MAN-30040 - Identity, Culture & Organisation
Coordinator: Lindsay A Hamilton Room: N/A Tel: +44 1782 7 33091
Lecture Time: See Timetable...
Level: Level 6
Credits: 15
Study Hours: 150
School Office: 01782 733094

Programme/Approved Electives for 2018/19

Business Economics Single Honours (Level 6)
Business Management Dual Honours (Level 6)
Business Management Minor (Level 6)
International Business Dual Honours (Level 6)
International Business Minor (Level 6)
Management (Business Management) Single Honours (Level 6)
Management (International Business) Single Honours (Level 6)
Management (Marketing) Single Honours (Level 6)
Marketing Dual Honours (Level 6)
Marketing Minor (Level 6)

Available as a Free Standing Elective





Successful completion of MAN-20055

Barred Combinations


Description for 2018/19

In seeking to understand the workings of contemporary institutions, it is vital to grasp the deeply complex webs of relations taking place daily beneath the tropes of culture and identity. This module will help student learners to get a firm grasp of the strengths and limits of managerial intervention. The possibilities for colonisation, on the one part, and resistance, on the other, are extensive. For example, whenever managers try to play a heightened role today in both configuring and constraining relations of identity, this creates new issues over democracy and personhood. However, an appreciation of the multiplicities that beset identity, alongside greater insight into the folds within organisational work more generally, also helps suggest why culture change usually proves so difficult to pull off.
The module is structured around weekly discussion. This is based on key studies that capture the lived reality of working in organisations. These readings also help students understand what is accomplished over time without formal intervention. For instance, much day-to-day organisation is created without any managerial input or direction.
The first line of discussion opens up the main perspectives that co-exist about culture. The point is not to set one approach above the other, but to grasp how the analytics of each perspective capture different aspects of culture. The issue is not whether one understanding of culture, say, is more pure or more real. It is to ask what work culture does; and, further, to see what kinds of relations are made possible by different aspects. For example, can large corporations sustain claims about their being a family?
The second line of discussion develops these ideas in ways that highlight the everyday creation and reproduction of identities. Thinking about the issues here will help students understand how power gets materialised, circulated and sustained. For instance, power may be exercised less through formal channels of authority and more through the making and negating of identity. The question to ask is: How do identities count? To whom are identities made visible? And, especially, when?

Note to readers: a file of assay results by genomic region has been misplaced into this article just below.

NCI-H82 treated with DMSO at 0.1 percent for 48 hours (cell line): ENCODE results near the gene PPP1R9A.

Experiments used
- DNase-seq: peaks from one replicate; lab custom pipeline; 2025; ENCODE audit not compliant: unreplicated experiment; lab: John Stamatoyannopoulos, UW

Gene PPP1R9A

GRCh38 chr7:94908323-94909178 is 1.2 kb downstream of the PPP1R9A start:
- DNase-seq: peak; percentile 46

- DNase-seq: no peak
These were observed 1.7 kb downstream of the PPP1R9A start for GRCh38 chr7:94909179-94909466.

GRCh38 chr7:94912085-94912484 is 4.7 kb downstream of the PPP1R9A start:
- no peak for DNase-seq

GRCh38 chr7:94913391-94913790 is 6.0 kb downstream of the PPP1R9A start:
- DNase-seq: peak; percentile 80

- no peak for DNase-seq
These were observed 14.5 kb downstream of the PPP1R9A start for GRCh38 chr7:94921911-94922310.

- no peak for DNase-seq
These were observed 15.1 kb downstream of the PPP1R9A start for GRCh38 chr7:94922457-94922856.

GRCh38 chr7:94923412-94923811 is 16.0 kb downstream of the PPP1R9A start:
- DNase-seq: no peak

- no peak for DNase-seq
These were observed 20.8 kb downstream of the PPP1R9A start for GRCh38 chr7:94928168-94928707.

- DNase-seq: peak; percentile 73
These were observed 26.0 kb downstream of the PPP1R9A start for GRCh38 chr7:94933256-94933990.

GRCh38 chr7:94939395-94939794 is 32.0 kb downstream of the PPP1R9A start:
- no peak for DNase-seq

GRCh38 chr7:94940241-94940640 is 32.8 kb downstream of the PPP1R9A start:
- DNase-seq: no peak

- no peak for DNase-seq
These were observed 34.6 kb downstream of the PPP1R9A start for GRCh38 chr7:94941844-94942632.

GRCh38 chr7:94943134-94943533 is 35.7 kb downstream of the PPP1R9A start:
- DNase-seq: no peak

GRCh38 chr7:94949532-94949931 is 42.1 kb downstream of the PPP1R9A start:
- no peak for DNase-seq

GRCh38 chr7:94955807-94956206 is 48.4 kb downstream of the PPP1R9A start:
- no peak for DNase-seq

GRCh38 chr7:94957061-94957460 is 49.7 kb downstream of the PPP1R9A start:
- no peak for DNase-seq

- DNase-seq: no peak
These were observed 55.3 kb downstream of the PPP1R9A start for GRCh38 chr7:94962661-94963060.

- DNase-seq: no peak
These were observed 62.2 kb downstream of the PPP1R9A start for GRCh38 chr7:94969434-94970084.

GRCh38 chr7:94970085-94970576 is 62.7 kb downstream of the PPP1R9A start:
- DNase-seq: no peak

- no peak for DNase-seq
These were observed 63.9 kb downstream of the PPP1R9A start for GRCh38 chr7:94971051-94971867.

The aim of this module is to:
1) develop understandings of the $ýcultural&© turn in organisation studies;
2) explain why identity is such a focal point in recent thinking of managers.
The object is to help students get $ýinside&© organisation mores and so appreciate the powerfulness of cultural forces. The emphasis of the course is on how it feels to be part of organisational life, rather than thinking abstractly in terms of systems and processes.

Talis Aspire Reading List
Any reading lists will be provided by the start of the course.

Intended Learning Outcomes

explain contemporary conceptions of the `cultural turn' in organisation studies will be achieved by assessments: 1,2
critically assess the advantages and disadvantages of culture as an explanation for management theory and organisational studies; will be achieved by assessments: 1,2
explain why identity is such a focal point in recent thinking of managers will be achieved by assessments: 1,2
critically analyse the limits of identity for managerial theory and practice will be achieved by assessments: 1,2
evaluate the concept of fragmentation within organisational studies will be achieved by assessments: 1,2

Study hours

Lectures and tutorials 22 hours
Student self study and tutorial preparation 38 hours
Assignment preparation and writing 50 hours
Electronic sourcing 40 hours

School Rules


Description of Module Assessment

1: Essay weighted 50%
2500 word essay
The essay question is derived by the student, based upon their readings in weeks 1-5 of the module and their own experiences of work or other organizational life.

2: Unseen Exam weighted 50%
2 hour closed book exam
The exam will examine a selection of topics based upon all weeks of the module. There will be a choice of two essays from five.